With apologies to Benjamin Franklin, nothing is certain in the insurance business except premium taxes. While many companies view premium taxes as simply a given 2% state levy on gross revenues, others are taking a closer look them. In reality, that 2% is a rough average. Premium tax rates can differ from state to state by as much as 3% or more.
What makes this more than just a bit of trivia with which to bore your non-insurance friends is the fact that companies legally domiciled in states with relatively high premium tax rates (states with rates above the 2% national average) also pay higher rates in other states than do companies domiciled in states with below-average tax rates. This added tax burden is known as the retaliatory tax. Through the imposition of the retaliatory tax, companies domiciled in high-tax states effectively pay to make up the difference between the taxes charged by lower-rate states and those levied by their home state upon business written by companies domiciled in those other states. For companies domiciled in high-tax states, retaliatory tax dollars can be significant. Consider the following example:
Your company recently purchased a mid-sized carrier domiciled in State A. The premium tax rate in State A is 2.75%. This subsidiary’s top five premium states are State A, State B with a 1.5% premium tax rate, State C with a 2.0% rate, State D with a 1.75% rate, and State E with a 2.25% rate. Since the tax rate in State A is higher than the rates charged by the remaining four states, the subsidiary would pay the State A rate on writings in all of the other states. Assuming the combined premium writings in States B through E total $100 million, the subsidiary would pay a total of $2.75 million in premium taxes on those writings.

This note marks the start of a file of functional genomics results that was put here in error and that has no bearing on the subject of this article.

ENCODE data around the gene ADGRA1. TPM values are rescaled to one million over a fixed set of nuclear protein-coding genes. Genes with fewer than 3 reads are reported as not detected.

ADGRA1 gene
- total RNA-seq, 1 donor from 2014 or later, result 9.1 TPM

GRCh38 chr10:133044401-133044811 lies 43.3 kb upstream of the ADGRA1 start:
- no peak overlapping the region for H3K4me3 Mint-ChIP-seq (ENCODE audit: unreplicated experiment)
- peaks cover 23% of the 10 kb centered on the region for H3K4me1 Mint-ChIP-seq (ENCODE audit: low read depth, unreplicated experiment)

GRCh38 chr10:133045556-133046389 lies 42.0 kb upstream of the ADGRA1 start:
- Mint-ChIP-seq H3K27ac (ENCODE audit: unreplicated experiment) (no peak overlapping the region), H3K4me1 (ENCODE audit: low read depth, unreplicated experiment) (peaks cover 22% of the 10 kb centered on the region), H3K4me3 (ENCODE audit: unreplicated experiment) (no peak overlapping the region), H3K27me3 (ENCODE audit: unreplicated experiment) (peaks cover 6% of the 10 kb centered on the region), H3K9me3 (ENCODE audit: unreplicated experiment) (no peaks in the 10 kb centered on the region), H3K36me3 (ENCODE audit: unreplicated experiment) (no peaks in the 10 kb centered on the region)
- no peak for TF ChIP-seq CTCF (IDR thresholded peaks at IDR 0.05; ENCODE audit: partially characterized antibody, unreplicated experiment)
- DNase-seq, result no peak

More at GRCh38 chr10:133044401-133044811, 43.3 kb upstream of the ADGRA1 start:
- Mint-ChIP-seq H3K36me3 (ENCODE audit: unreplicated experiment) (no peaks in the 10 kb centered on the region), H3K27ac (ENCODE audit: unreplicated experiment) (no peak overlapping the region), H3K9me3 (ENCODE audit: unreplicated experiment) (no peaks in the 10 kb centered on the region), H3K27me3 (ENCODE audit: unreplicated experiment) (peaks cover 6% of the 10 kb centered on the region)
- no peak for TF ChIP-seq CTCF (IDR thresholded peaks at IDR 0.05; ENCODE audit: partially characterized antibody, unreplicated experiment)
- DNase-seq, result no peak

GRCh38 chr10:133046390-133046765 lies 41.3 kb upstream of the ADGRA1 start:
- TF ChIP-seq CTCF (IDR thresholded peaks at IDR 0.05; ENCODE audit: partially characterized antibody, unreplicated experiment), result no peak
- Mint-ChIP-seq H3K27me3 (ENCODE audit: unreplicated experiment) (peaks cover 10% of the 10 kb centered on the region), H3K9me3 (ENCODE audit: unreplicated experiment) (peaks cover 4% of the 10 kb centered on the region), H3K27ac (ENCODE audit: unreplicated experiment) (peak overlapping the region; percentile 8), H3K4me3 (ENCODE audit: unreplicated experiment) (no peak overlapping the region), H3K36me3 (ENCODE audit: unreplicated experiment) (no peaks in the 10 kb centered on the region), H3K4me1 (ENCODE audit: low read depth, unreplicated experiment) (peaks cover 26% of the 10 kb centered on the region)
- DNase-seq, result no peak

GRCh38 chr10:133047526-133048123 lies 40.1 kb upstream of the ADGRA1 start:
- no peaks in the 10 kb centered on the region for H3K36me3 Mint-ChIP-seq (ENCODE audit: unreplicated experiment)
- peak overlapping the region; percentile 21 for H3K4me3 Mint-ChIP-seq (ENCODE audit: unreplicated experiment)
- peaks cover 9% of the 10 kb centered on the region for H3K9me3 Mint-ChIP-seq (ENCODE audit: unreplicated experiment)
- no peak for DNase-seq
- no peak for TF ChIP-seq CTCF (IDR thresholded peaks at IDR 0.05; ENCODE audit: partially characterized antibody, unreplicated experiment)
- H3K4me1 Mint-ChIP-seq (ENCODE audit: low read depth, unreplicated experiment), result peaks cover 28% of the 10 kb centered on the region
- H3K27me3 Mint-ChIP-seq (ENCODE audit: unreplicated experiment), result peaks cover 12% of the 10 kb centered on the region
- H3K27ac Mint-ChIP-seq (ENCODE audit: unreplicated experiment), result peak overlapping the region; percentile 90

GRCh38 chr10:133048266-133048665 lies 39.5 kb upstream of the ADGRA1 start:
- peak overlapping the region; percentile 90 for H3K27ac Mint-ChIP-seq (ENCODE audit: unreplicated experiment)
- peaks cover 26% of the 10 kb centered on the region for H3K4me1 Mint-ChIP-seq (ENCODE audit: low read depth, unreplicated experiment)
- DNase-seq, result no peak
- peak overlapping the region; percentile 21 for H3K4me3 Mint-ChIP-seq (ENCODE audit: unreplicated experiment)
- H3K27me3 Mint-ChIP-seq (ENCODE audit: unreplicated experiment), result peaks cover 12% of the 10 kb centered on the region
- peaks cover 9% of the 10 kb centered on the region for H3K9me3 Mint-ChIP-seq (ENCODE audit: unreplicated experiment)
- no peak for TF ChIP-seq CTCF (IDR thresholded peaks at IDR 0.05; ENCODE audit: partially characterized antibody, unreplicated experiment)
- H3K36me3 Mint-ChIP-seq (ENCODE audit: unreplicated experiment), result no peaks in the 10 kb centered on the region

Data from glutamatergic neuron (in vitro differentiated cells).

Now assume that the subsidiary is domiciled in State B, the state with a 1.5% premium tax rate, instead of State A. Writings in State A would still be taxed at the 2.75% rate but, since State B’s tax rate is lower than the tax rate in the remaining states, writings in States B through E would now be taxed at each state’s statutory rate without retaliation. Assuming, for purposes of illustration, that the total $100 million in premium writings in States B through E is evenly distributed, the total premium tax bill on the writings in those states would look like this:
State B ($25,000,000) at 1.5% = $375,000
State C ($25,000,000) at 2.0% = $500,000
State D ($25,000,000) at 1.75% = $437,500
State E ($25,000,000) at 2.25% = $562,500
Total = $1.875 million
Now compare that total with the $2.75 million tax bill in the first example. The bottom line: your company could save $875,000 annually in taxes on the subsidiary’s writings in States B through E by changing the subsidiary’s state of domicile from State A to State B.
Redomestication, the process of changing a corporation’s state of domicile, has become an increasingly popular means for companies to avoid or reduce the impact of retaliatory taxes. Several major insurers and insurer groups have successfully redomesticated in recent years. To understand what redomestication entails, it is important to understand what redomestication is not.